Nearly all of the money in the account was raised by Lerman and her colleagues from outside sources—including UNESCO and the International Union of Pure and Applied Chemistry—and was earmarked for conference travel and expenses. Bellows says about 80 people from places like Iran, Iraq, Israel, and Palestine are expected to attend, and six Nobel laureates had been slated to speak.

Paul Walter, a member of the conference organizing committee and past president of both the American Chemical Society and the American Association of University Professors, says the total conference budget is about $300,000, with just $15,000 pledged by Columbia—a loss that could be overcome. But commandeering the account right before the conference? That's a problem. "What Columbia College has done is certainly unusual," Walter says. "I've been on the organizing committee for eight other international conferences and never have I heard of anything like this."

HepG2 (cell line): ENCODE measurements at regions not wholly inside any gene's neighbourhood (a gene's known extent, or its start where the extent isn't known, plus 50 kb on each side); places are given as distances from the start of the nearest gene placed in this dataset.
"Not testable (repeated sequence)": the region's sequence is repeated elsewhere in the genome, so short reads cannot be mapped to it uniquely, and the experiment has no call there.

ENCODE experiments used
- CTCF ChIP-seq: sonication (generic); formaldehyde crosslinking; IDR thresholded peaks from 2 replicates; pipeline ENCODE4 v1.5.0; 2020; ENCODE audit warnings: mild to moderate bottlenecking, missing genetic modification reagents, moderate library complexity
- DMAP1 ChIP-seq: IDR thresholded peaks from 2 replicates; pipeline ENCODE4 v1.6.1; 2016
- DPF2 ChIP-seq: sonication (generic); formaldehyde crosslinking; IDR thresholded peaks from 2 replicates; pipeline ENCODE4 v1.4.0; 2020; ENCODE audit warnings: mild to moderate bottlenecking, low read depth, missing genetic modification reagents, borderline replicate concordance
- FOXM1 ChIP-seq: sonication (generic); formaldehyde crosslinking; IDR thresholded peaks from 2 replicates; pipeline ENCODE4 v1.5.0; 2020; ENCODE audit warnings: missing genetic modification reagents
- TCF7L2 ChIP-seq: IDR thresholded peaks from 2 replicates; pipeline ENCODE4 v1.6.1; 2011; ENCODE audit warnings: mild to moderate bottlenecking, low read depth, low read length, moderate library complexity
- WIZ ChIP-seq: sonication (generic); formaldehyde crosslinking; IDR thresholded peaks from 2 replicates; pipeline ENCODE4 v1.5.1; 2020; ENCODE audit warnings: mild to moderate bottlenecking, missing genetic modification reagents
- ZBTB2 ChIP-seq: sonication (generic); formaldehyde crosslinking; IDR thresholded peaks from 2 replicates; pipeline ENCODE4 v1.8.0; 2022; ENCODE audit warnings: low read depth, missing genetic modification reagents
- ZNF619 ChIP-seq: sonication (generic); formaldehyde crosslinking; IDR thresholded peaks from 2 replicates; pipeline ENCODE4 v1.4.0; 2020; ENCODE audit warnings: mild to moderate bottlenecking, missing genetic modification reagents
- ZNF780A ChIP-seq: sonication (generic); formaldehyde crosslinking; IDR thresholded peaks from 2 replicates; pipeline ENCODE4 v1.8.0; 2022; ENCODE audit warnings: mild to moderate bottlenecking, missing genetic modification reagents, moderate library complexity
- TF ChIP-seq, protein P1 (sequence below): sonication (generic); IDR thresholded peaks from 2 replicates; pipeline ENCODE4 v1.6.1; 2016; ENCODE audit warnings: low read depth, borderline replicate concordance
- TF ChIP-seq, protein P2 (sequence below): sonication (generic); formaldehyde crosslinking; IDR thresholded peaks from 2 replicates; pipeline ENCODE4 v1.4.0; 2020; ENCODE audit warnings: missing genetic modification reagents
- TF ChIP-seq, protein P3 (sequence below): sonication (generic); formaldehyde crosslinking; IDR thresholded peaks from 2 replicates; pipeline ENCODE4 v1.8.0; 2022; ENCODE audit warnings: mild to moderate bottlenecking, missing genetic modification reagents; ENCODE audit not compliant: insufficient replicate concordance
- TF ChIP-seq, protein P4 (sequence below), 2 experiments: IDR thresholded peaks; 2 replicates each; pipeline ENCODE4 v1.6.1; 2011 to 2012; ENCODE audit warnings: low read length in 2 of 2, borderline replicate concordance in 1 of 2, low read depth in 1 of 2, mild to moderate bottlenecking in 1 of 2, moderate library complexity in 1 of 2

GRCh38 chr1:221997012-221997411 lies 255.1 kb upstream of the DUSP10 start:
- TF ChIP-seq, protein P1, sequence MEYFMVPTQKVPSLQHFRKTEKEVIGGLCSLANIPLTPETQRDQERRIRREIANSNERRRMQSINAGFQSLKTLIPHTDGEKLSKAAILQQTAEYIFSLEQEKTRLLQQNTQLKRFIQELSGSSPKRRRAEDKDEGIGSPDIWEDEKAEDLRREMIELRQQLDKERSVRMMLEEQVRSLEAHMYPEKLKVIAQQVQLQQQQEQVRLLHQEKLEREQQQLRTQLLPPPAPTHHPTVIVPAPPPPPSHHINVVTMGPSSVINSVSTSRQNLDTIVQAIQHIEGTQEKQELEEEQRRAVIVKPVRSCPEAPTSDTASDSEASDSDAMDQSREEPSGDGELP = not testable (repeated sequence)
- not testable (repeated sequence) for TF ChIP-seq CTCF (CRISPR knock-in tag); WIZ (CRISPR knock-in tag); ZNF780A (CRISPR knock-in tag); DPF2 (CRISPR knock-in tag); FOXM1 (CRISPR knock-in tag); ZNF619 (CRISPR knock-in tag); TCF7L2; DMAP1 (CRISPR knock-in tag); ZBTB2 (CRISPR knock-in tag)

Walter says the Malta Conference grew out of a conversation he and Lerman had at a meeting of the American Chemical Society. "We were talking about things we as chemists might do for peace," he recalls, and about how "if you get to know people as human beings, it makes a difference. There was very little opportunity [in the Middle East] for that. And they need to get together on scientific issues too: water, the environment, education. Zafra took the idea and ran with it."

Conference deputy chair Elizabeth Ann Nalley wrote to Columbia provost Steven Kapelke on October 26, objecting to the abrupt loss of administrative support and asking that the conference records be given to Lerman and that the money in the Malta account at Columbia College be transferred to an account set up by the International Union of Pure and Applied Chemistry by November 2. Last week, in spite of two additional letters to Columbia, Nalley said she'd received no response. "We don't know what's been paid or who's making the decisions about payment. We don't know who's in charge, and they won't tell us."